Natural remedies


#1
ANYBODY RECOMMEND ANY NATURAL REMEDIES TO HELP SYMPTOMS

#2
Natural remedies ?

I take COQ10 1200 mg per day, (though a trial was stopped after inconclusive data). You can buy 600 x 400 mg from the States on Ebay for around £ 70.
Vit D3 5000 units per day, Curcumin 875 mg per day, Vit B2 100 mg per day. There are a lot of others people swear by. Try the Neurotalk forum in the States for other ideas.
Fava (Broad Beans)contain dopamine (in both the pod and bean). Be careful if you're already taking meds it may conflict. Google 'Aunt Bean Parkinson'
Mucuna Pruriens - again a Natural source of dopamine - but again be careful if on meds, search the Neurotalk forums.
Nicotine excites the receptors (if you smoke already)
Diet, Exercise, early nights, positive attitude

I you currently take no meds, consider the Cogane Trial currently recruiting
( details on this forum in the Research section )


:grin: Peter

#3
I don't think you could say the Co-enzyme Q10 trial was inconclusive. It showed no signs of having any effect, i.e. a waste of time and money to continue.

#4
They simply said there was no significant difference. For 35p per day I personally will continue, even if just for the placebo effect :laughing:



CoQ10 Trial Stopped Early
CoQ10 may not slow the progression of early Parkinson’s disease as many had thought. Last week the QE3 trial was stopped early. Now what?

CoQ10 is an enzyme that improves the function of the mitochondria, the “powerhouses” that produce energy in cells. It also “mops up” potentially harmful chemicals (“free radicals”) generated during normal metabolism. People with PD have low levels of this potent antioxidant in their mitochondria and also show impaired mitochondrial function. Levels of CoQ10 can be increased by taking supplements.

Early studies were promising. The QE2 trial which had 80 participants produced enough interesting data to suggest the value of a larger study. The QE3 trial was a very large study of 600 participants conducted at many research centers around the US and abroad. The goal of the trial was to find out whether CoQ10 could slow the progression of Parkinson’s disease.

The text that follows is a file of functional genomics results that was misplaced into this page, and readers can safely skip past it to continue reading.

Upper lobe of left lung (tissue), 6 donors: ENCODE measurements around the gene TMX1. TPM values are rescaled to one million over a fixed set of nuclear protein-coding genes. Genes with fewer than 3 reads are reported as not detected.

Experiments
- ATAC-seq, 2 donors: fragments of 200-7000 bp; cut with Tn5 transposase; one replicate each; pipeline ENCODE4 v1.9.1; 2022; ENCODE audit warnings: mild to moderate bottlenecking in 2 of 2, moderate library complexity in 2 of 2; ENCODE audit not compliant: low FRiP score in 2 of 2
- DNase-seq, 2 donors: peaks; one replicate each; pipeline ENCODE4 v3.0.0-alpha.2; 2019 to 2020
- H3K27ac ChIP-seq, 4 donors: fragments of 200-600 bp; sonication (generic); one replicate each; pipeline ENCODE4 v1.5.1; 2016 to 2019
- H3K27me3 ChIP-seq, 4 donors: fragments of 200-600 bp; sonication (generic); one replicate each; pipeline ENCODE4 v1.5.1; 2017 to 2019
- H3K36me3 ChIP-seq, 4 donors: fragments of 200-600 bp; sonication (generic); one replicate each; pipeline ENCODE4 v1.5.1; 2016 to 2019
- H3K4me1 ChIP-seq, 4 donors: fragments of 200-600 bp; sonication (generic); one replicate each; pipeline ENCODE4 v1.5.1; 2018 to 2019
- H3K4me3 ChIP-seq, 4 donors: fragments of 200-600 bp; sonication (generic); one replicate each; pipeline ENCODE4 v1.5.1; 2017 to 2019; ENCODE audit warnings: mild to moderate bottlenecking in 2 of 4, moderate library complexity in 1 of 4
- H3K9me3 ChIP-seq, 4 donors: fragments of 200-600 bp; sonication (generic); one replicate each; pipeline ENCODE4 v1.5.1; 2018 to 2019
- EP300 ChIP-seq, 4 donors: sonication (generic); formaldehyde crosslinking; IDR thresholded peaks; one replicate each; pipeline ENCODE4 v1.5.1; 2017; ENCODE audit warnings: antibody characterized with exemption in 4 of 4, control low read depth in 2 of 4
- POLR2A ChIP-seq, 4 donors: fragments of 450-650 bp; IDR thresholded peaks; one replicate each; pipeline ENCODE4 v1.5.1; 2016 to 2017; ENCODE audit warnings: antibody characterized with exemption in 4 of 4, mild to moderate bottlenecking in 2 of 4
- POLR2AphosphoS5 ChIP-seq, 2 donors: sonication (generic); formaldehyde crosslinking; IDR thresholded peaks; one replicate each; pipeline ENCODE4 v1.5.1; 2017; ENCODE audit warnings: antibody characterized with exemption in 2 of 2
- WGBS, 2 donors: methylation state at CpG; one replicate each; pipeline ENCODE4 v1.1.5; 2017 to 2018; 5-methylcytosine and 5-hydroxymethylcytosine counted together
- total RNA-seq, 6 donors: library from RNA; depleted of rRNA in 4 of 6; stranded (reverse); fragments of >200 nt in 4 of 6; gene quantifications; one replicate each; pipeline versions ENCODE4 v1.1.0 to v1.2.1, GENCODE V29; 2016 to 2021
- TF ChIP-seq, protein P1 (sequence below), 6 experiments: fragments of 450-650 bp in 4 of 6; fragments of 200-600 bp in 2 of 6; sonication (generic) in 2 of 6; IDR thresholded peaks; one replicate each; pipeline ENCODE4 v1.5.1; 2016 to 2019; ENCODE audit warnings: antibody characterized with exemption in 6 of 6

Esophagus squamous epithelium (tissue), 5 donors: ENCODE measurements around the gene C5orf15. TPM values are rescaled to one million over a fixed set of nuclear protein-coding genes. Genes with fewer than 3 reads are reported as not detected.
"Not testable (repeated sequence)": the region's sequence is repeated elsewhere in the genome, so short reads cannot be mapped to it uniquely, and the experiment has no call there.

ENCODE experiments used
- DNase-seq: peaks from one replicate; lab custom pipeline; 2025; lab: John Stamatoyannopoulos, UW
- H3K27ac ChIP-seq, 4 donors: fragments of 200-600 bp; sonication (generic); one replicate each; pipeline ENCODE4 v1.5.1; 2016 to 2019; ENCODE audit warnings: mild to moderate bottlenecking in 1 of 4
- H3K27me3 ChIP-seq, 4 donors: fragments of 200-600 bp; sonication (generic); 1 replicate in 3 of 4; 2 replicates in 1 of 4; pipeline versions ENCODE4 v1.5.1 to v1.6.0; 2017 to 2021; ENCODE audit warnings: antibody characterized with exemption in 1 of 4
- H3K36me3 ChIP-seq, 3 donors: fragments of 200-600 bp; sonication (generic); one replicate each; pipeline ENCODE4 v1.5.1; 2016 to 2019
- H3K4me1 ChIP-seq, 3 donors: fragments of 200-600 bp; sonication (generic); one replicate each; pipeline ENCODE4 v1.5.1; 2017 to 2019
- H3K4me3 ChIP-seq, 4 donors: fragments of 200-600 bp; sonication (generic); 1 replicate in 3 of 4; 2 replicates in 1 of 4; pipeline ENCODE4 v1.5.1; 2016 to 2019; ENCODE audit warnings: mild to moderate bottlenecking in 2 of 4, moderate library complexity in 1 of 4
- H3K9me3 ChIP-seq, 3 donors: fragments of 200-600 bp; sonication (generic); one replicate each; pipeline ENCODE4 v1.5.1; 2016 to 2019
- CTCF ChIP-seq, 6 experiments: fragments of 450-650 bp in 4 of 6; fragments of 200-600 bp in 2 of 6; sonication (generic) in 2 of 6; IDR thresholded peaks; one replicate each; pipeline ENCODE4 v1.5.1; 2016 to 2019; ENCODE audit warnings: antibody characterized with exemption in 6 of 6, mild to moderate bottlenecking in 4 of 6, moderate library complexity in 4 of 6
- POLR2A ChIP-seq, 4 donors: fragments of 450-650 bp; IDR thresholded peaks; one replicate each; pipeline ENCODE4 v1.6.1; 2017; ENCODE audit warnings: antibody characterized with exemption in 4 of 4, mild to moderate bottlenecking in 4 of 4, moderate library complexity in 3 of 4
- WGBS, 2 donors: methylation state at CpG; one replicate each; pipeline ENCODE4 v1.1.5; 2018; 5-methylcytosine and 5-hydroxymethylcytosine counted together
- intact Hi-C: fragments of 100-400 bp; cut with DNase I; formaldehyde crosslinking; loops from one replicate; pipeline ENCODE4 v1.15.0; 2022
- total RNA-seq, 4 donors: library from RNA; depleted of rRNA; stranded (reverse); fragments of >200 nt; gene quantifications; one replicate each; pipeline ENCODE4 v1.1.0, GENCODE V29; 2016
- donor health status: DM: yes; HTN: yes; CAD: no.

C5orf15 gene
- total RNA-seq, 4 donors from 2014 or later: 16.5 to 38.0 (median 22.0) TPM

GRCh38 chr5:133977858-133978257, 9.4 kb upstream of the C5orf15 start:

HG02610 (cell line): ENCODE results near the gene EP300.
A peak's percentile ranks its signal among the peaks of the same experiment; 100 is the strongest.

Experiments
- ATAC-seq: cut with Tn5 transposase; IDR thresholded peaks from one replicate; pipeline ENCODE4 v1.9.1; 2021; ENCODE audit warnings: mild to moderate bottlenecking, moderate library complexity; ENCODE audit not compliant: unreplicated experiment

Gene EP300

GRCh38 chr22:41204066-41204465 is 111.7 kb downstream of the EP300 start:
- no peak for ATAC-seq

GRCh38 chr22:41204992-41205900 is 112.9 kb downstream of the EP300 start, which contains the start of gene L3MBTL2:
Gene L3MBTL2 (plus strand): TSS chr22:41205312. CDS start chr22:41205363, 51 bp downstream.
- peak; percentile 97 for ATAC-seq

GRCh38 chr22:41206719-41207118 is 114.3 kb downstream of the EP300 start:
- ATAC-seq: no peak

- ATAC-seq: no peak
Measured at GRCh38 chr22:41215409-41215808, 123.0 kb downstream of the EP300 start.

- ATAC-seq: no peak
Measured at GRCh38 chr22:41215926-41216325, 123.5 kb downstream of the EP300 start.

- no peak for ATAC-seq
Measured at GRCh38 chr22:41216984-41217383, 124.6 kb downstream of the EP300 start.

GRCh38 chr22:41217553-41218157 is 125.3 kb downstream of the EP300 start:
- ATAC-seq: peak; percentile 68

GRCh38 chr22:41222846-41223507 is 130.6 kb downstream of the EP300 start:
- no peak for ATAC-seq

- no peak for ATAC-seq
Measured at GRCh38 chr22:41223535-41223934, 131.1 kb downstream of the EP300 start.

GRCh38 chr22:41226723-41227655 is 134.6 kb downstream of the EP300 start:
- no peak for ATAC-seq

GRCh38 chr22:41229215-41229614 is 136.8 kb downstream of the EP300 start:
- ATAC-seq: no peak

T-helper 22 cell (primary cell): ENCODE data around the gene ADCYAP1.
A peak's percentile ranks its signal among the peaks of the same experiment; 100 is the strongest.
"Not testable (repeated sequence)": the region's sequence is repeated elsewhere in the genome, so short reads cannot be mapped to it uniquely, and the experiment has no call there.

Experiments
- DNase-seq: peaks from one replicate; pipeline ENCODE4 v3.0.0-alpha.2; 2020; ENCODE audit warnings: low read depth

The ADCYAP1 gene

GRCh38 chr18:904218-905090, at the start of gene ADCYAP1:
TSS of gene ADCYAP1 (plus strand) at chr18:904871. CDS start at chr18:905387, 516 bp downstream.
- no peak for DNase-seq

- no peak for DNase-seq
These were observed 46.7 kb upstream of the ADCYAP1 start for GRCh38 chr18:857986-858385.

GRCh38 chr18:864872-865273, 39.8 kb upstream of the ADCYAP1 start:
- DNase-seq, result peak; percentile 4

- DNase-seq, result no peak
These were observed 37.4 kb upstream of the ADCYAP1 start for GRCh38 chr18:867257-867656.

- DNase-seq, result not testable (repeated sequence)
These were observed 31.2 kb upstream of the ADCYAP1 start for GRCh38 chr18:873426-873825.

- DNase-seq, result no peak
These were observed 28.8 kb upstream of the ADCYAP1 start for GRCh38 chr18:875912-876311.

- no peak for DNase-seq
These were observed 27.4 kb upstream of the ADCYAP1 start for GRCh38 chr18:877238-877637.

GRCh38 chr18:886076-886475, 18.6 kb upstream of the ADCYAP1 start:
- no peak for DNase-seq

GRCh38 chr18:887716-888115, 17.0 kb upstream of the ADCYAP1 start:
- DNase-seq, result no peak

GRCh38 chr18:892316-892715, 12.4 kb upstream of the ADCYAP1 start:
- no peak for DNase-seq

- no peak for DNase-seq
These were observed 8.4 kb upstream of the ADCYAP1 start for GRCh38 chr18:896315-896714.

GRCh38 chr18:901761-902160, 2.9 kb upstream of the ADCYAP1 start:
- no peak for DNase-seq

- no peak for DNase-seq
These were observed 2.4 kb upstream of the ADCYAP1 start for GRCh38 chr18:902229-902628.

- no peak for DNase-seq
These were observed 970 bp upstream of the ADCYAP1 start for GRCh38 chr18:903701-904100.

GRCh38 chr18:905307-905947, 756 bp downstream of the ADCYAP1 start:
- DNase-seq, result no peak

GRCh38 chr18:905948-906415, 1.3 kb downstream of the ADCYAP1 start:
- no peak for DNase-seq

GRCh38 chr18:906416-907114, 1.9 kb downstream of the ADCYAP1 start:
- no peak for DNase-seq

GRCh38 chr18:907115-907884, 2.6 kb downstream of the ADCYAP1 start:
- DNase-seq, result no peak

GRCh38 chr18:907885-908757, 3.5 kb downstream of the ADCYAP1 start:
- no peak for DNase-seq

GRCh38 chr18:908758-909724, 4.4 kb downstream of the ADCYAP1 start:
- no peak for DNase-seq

Apparently, it can’t. The Drug Safety Monitoring Board (DSMB) determined that there was not a statistically significant difference among the control group, the 1200 mg group, and the 2400 mg group to justify continuing the trial. The trial was well implemented; there were no flaws in the methodology, and no safety issues. It’s just not the outcome we wanted!

So, back to our question. Now what? Parkinson’s patients are encouraged to discuss with their neurologists whether they should continue taking the supplement. There may, in fact, be other health benefits from taking CoQ10, such as for heart disease, cancer and strengthening the immune system.

Clinical trials are valuable whether or not the supplement or drug being tested proves efficacious. We learn just as much from failures as we do from successes. The QE3 trial proved that CoQ10 is not effective in delaying the symptoms of early Parkinson’s. Fortunately, there are many other therapies currently being tested that may be able to do so. So, let’s keep our hope alive!

http://www.recentlydiagnosedwithpd.org/home/2011/5/25/coq10-trial-stopped-early.html

#5
I've been on the QE2, but I didn't know they were trialling the QE3 already.
Hell I didn't even know they were building it!

#6
....think it hit an iceberg :grin:

#7
Like Krugen, I am continuing to take co enzyme Q10. Krugen mentioned the placebo effect. I read this interesting paragraph about the placebo effect on a research site. It's food for thought:
In Parkinson's disease, the placebo effect is especially strong. One reason is that patients' expectations that they will benefit from a treatment induce the release of dopamine11, the neurotransmitter that is lacking in the disease. "The placebo effect is real, it's huge and it's got a physiological basis," says Jon Stoessl, a neurologist at the University of British Columbia in Vancouver, Canada, who studies Parkinson's and the placebo effect. In one double-blind study of fetal nerve-cell transplants, patient improvement correlated with whether they believed they had received the treatment, irrespective of whether they actually had12. And the effect can last as long as two years, Stoessl says, citing an unpublished study by his colleagues.

#8
For myself, I'm a great believer in meditation and relaxation exercises. To what extent this is down to the placebo effect I could'nt say but it works for me. After all, we have to swallow enough pills as it is.

#9
Hi Buzzicles,

My mum, like Krugen, takes CoQ10 and Curcumin (Tumeric). The other one she takes is Acetyl L-Carnitine & Alpha Lipoic Acid.

Hi Krugen,

Can you PM me with the place you order your CoQ10 from? Is it UK or US based? I pay $AUD80 (around 50 Quid) or so for 150 tablets of 400mg. This is a US company. Thanks!

Cheers,
Rico